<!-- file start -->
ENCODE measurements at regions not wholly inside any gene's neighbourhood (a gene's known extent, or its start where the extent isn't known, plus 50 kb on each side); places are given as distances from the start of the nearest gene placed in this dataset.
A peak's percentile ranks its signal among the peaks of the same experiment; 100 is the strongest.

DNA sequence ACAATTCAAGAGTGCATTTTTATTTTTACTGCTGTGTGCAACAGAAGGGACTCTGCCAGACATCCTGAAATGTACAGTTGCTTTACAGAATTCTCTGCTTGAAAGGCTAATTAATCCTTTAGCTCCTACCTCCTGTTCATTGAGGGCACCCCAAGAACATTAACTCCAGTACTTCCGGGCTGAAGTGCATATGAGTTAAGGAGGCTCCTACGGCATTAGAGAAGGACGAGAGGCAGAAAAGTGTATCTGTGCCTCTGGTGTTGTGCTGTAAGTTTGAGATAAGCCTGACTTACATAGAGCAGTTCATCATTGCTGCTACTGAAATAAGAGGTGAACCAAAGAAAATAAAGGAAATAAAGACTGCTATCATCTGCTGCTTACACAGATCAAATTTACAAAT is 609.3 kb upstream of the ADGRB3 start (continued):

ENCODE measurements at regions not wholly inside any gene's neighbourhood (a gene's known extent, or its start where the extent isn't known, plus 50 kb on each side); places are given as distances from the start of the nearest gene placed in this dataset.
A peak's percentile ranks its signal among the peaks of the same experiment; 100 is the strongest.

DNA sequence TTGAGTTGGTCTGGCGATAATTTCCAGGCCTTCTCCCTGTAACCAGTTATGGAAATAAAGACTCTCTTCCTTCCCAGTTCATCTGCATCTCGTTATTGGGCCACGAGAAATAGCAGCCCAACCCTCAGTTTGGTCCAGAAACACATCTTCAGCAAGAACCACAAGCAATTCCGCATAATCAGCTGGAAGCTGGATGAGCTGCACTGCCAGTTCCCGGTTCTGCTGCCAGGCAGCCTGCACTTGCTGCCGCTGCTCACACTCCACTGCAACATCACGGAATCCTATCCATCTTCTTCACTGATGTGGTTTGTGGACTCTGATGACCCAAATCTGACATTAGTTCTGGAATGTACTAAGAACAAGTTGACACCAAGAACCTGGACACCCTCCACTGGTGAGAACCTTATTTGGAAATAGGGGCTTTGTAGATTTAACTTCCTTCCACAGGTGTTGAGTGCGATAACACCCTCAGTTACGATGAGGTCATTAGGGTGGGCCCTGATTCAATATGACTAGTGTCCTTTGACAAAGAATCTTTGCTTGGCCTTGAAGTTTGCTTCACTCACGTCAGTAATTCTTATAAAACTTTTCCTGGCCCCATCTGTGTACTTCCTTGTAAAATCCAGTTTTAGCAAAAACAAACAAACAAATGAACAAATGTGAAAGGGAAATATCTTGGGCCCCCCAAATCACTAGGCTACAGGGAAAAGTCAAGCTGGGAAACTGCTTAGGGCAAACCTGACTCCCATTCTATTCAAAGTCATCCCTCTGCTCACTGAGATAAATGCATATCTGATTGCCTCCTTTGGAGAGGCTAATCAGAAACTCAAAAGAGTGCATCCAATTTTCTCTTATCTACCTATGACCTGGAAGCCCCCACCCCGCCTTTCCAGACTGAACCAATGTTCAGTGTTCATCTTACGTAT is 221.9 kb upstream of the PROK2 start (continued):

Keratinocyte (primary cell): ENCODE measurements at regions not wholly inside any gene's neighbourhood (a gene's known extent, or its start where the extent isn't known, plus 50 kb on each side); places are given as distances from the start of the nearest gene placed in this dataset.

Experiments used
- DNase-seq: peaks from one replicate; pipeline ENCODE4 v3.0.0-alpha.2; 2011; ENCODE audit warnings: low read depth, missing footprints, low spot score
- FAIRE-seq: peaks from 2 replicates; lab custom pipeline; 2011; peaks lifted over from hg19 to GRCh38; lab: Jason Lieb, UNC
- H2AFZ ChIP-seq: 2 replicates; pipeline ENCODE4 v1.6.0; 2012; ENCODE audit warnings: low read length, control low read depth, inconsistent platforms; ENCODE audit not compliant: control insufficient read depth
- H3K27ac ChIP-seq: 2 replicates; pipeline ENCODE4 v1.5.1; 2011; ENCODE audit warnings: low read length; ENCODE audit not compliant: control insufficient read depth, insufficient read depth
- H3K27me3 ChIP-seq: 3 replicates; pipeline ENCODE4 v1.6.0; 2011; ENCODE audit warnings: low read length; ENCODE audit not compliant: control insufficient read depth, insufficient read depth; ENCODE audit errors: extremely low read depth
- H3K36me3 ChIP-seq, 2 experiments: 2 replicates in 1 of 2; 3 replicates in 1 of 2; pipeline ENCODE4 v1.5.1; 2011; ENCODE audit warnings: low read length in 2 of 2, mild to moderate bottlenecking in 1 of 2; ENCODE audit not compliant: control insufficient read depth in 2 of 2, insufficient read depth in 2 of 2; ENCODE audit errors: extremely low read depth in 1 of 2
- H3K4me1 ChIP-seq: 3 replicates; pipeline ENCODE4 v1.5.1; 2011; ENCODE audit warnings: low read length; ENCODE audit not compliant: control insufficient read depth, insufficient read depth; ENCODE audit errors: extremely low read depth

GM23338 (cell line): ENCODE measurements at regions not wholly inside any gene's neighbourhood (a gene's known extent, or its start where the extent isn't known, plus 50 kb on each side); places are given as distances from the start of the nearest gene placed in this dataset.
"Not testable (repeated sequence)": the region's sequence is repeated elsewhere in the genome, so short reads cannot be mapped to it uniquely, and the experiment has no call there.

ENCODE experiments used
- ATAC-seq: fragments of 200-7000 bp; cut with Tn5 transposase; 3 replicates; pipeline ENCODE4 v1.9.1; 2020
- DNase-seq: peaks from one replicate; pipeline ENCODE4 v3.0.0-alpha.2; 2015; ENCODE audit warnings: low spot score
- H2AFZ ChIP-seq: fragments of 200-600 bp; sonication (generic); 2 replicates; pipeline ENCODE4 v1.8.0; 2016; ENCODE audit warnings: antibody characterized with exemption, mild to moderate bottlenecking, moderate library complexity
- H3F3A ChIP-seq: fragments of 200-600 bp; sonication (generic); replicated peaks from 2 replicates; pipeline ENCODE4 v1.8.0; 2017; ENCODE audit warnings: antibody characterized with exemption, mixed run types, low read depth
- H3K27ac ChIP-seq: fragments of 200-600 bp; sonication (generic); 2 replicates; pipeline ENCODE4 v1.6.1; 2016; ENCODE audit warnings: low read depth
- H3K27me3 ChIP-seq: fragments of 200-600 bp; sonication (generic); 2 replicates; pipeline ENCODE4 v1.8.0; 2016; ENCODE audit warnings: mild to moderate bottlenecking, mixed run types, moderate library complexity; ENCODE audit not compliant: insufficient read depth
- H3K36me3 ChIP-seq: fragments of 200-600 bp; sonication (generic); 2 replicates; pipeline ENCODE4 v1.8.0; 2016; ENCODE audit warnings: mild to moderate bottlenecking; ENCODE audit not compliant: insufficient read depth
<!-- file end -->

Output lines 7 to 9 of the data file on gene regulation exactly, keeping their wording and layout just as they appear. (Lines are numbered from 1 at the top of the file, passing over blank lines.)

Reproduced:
Keratinocyte (primary cell): ENCODE measurements at regions not wholly inside any gene's neighbourhood (a gene's known extent, or its start where the extent isn't known, plus 50 kb on each side); places are given as distances from the start of the nearest gene placed in this dataset.

Experiments used
- DNase-seq: peaks from one replicate; pipeline ENCODE4 v3.0.0-alpha.2; 2011; ENCODE audit warnings: low read depth, missing footprints, low spot score